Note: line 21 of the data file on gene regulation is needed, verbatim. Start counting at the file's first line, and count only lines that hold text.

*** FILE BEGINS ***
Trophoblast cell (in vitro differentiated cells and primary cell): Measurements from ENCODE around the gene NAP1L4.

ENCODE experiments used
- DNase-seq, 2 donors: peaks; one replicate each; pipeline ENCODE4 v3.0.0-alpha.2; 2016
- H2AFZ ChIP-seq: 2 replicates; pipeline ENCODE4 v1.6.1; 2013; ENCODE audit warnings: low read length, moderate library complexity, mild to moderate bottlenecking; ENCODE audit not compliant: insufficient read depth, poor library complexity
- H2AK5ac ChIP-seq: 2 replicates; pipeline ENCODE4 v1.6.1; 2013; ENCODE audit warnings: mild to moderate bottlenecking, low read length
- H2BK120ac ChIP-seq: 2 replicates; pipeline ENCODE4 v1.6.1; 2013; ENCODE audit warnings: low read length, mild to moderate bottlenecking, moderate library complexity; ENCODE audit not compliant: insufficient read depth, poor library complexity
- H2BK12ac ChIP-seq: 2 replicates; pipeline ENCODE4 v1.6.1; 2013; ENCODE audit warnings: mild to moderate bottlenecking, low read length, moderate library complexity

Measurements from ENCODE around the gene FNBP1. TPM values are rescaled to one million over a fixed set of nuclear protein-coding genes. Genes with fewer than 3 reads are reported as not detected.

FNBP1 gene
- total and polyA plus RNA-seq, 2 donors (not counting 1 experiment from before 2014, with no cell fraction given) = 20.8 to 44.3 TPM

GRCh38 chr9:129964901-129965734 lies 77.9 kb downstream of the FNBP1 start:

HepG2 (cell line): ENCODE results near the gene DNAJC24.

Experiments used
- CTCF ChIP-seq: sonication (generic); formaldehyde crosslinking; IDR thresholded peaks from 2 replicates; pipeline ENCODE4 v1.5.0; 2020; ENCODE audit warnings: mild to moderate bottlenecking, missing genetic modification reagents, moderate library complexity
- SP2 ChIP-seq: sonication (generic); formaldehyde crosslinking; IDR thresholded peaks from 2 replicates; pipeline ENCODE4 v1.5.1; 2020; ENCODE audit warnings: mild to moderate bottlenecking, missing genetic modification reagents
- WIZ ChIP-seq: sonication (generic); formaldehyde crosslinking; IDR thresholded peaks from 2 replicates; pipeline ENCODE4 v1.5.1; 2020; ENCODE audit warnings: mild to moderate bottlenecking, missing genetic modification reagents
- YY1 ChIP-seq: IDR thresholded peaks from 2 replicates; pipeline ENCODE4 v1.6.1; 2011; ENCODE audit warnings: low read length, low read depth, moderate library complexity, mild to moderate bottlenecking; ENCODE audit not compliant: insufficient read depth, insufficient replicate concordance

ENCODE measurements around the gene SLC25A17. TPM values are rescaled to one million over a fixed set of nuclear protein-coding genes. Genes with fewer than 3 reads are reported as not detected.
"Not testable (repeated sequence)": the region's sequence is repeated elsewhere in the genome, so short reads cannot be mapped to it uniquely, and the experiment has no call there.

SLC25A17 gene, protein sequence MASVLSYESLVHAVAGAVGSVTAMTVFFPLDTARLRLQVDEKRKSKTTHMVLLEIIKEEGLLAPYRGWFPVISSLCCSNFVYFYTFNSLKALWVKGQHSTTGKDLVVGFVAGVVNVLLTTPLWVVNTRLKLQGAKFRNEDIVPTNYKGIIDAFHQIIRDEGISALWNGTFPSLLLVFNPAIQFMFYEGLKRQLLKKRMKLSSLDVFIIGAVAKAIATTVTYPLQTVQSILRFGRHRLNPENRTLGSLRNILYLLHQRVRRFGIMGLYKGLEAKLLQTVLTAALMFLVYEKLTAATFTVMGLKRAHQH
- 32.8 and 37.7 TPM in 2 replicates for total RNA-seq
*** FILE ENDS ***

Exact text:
- 32.8 and 37.7 TPM in 2 replicates for total RNA-seq